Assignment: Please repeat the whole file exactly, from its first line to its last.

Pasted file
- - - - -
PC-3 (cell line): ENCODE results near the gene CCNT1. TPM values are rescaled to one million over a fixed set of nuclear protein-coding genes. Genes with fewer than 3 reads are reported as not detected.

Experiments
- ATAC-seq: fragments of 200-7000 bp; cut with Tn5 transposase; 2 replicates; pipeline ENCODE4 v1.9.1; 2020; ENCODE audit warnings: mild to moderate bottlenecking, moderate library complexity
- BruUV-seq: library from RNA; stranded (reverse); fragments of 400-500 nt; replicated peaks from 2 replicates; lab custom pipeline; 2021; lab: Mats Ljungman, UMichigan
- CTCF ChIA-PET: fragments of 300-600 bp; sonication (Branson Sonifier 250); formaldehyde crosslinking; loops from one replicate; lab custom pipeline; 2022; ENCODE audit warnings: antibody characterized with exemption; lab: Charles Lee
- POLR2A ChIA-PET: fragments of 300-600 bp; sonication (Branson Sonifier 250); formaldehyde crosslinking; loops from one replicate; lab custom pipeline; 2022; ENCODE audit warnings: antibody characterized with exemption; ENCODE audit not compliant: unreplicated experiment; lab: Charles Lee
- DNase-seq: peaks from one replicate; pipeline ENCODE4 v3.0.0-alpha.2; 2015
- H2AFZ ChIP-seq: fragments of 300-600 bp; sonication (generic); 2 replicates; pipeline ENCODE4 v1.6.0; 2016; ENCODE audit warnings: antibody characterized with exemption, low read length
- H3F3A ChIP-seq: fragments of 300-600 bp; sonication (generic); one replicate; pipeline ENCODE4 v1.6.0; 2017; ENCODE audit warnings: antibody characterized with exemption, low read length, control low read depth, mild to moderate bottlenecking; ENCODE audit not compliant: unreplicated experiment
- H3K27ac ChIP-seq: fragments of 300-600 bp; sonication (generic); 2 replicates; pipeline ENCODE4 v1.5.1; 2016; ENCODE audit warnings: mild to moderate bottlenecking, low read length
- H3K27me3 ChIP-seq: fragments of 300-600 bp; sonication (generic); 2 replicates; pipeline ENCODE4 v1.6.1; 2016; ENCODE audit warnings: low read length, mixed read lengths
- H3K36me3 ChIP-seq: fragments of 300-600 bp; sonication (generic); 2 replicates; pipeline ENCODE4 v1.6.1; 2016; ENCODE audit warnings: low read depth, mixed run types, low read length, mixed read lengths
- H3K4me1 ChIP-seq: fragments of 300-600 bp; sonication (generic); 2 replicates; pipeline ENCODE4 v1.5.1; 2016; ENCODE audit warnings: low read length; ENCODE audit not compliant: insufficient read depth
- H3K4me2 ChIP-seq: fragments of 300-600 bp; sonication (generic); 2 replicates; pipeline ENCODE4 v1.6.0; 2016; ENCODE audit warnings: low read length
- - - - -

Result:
PC-3 (cell line): ENCODE results near the gene CCNT1. TPM values are rescaled to one million over a fixed set of nuclear protein-coding genes. Genes with fewer than 3 reads are reported as not detected.

Experiments
- ATAC-seq: fragments of 200-7000 bp; cut with Tn5 transposase; 2 replicates; pipeline ENCODE4 v1.9.1; 2020; ENCODE audit warnings: mild to moderate bottlenecking, moderate library complexity
- BruUV-seq: library from RNA; stranded (reverse); fragments of 400-500 nt; replicated peaks from 2 replicates; lab custom pipeline; 2021; lab: Mats Ljungman, UMichigan
- CTCF ChIA-PET: fragments of 300-600 bp; sonication (Branson Sonifier 250); formaldehyde crosslinking; loops from one replicate; lab custom pipeline; 2022; ENCODE audit warnings: antibody characterized with exemption; lab: Charles Lee
- POLR2A ChIA-PET: fragments of 300-600 bp; sonication (Branson Sonifier 250); formaldehyde crosslinking; loops from one replicate; lab custom pipeline; 2022; ENCODE audit warnings: antibody characterized with exemption; ENCODE audit not compliant: unreplicated experiment; lab: Charles Lee
- DNase-seq: peaks from one replicate; pipeline ENCODE4 v3.0.0-alpha.2; 2015
- H2AFZ ChIP-seq: fragments of 300-600 bp; sonication (generic); 2 replicates; pipeline ENCODE4 v1.6.0; 2016; ENCODE audit warnings: antibody characterized with exemption, low read length
- H3F3A ChIP-seq: fragments of 300-600 bp; sonication (generic); one replicate; pipeline ENCODE4 v1.6.0; 2017; ENCODE audit warnings: antibody characterized with exemption, low read length, control low read depth, mild to moderate bottlenecking; ENCODE audit not compliant: unreplicated experiment
- H3K27ac ChIP-seq: fragments of 300-600 bp; sonication (generic); 2 replicates; pipeline ENCODE4 v1.5.1; 2016; ENCODE audit warnings: mild to moderate bottlenecking, low read length
- H3K27me3 ChIP-seq: fragments of 300-600 bp; sonication (generic); 2 replicates; pipeline ENCODE4 v1.6.1; 2016; ENCODE audit warnings: low read length, mixed read lengths
- H3K36me3 ChIP-seq: fragments of 300-600 bp; sonication (generic); 2 replicates; pipeline ENCODE4 v1.6.1; 2016; ENCODE audit warnings: low read depth, mixed run types, low read length, mixed read lengths
- H3K4me1 ChIP-seq: fragments of 300-600 bp; sonication (generic); 2 replicates; pipeline ENCODE4 v1.5.1; 2016; ENCODE audit warnings: low read length; ENCODE audit not compliant: insufficient read depth
- H3K4me2 ChIP-seq: fragments of 300-600 bp; sonication (generic); 2 replicates; pipeline ENCODE4 v1.6.0; 2016; ENCODE audit warnings: low read length